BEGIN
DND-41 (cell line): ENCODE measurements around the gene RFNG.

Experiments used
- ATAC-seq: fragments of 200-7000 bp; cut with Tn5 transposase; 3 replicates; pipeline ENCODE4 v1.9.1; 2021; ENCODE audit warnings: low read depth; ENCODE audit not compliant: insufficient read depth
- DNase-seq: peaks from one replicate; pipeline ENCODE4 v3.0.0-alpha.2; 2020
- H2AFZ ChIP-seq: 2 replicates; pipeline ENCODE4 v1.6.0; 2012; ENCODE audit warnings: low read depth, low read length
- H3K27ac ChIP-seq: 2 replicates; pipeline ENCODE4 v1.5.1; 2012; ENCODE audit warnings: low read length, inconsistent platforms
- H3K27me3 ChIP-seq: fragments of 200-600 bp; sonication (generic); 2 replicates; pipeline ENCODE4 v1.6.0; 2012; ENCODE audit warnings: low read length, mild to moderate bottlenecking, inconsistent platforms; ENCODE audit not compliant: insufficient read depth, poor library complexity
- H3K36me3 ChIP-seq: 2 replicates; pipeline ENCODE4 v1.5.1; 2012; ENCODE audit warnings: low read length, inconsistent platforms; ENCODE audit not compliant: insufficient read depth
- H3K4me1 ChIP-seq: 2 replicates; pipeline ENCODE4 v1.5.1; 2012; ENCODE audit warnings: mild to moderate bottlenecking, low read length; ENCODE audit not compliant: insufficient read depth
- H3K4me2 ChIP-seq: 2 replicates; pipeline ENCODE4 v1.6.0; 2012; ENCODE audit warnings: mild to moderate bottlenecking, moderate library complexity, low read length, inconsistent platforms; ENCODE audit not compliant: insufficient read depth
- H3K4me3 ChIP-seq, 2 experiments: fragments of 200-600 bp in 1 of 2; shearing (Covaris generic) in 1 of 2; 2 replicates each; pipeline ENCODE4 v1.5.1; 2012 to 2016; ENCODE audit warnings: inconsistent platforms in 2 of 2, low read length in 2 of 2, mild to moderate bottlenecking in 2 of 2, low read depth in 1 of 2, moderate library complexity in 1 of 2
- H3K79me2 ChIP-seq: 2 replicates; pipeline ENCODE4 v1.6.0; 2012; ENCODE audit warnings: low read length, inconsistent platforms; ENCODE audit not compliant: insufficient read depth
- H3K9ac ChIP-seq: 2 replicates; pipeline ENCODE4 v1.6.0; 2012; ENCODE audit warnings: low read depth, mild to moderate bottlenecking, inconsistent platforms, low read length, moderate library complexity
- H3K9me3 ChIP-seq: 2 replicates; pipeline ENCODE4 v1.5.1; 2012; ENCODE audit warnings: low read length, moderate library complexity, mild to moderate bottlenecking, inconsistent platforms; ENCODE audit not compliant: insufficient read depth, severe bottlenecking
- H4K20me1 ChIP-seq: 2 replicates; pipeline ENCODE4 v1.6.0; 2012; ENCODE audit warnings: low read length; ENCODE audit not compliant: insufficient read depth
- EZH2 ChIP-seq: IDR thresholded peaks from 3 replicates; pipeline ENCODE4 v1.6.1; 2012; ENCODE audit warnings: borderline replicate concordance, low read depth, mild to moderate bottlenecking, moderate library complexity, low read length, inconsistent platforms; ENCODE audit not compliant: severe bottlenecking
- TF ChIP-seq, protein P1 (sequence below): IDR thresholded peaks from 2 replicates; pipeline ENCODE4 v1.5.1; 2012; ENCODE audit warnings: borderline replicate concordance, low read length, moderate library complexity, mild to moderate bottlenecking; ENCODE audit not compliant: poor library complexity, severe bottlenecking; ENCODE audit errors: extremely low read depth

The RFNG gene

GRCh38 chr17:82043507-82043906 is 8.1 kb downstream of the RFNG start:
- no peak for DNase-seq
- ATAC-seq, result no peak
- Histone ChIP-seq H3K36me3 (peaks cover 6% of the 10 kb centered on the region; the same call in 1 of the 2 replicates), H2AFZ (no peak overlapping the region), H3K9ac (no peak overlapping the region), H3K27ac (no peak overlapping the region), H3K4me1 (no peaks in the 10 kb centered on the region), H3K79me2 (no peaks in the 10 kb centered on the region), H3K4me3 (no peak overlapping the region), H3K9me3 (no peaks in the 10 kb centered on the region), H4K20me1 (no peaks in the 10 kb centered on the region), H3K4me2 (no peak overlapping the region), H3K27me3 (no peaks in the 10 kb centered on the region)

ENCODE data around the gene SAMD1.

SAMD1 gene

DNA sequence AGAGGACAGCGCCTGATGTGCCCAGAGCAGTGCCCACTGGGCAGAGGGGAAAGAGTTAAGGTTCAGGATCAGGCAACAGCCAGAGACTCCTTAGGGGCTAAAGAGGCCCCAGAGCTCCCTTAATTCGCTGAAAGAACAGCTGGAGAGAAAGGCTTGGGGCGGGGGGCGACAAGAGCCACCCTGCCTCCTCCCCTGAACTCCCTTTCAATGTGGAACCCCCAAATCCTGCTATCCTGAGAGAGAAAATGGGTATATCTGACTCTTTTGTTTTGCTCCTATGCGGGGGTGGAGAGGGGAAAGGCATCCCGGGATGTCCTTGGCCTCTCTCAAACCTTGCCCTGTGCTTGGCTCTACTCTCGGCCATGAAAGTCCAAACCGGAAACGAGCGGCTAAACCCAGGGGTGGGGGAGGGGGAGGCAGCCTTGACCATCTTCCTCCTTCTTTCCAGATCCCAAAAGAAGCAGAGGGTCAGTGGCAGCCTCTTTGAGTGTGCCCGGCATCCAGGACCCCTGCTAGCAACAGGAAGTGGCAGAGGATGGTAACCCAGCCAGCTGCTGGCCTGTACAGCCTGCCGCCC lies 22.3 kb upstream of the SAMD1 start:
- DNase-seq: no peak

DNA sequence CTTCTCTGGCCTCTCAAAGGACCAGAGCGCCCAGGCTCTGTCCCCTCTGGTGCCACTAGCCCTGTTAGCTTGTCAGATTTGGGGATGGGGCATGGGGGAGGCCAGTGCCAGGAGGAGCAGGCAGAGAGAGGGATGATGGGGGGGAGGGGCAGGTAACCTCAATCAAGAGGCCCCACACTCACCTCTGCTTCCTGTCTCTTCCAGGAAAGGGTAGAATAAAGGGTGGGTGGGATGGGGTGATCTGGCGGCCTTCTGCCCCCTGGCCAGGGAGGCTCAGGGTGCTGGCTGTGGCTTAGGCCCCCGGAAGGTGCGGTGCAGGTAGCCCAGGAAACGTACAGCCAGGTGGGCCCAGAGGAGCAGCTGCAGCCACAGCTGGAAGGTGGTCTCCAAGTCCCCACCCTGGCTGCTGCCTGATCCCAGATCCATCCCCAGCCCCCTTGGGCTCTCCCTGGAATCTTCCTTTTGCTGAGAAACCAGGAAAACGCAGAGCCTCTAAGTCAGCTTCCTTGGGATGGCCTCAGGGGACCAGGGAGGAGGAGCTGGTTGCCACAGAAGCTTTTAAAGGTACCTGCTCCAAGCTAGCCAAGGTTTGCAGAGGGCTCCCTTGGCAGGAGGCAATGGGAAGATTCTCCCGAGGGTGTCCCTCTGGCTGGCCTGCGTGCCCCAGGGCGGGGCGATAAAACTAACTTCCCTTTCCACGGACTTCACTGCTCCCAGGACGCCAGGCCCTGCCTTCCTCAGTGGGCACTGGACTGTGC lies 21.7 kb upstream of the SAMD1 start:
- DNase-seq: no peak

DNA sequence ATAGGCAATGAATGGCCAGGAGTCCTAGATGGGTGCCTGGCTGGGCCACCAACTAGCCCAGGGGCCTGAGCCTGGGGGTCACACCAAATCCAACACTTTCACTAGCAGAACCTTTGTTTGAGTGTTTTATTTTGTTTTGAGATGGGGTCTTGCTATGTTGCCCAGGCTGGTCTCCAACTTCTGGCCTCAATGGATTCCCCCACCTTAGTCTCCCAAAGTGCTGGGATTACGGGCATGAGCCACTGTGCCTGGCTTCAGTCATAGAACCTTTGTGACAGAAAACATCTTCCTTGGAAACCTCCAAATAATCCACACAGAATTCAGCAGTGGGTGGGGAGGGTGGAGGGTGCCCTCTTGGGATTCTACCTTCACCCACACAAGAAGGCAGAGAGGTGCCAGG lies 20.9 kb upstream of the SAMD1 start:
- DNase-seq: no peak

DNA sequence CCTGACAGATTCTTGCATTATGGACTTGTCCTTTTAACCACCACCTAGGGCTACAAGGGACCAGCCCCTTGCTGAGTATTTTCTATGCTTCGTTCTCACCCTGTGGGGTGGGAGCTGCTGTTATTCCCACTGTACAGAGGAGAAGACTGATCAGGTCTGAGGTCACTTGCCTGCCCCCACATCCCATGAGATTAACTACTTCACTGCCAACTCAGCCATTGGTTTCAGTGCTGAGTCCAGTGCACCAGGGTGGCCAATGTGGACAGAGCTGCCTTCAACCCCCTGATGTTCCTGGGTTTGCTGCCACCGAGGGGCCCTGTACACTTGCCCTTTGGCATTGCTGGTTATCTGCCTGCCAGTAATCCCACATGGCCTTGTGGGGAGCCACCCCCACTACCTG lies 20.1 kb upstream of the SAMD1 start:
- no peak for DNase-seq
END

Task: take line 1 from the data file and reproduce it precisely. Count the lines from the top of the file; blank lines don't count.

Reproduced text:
DND-41 (cell line): ENCODE measurements around the gene RFNG.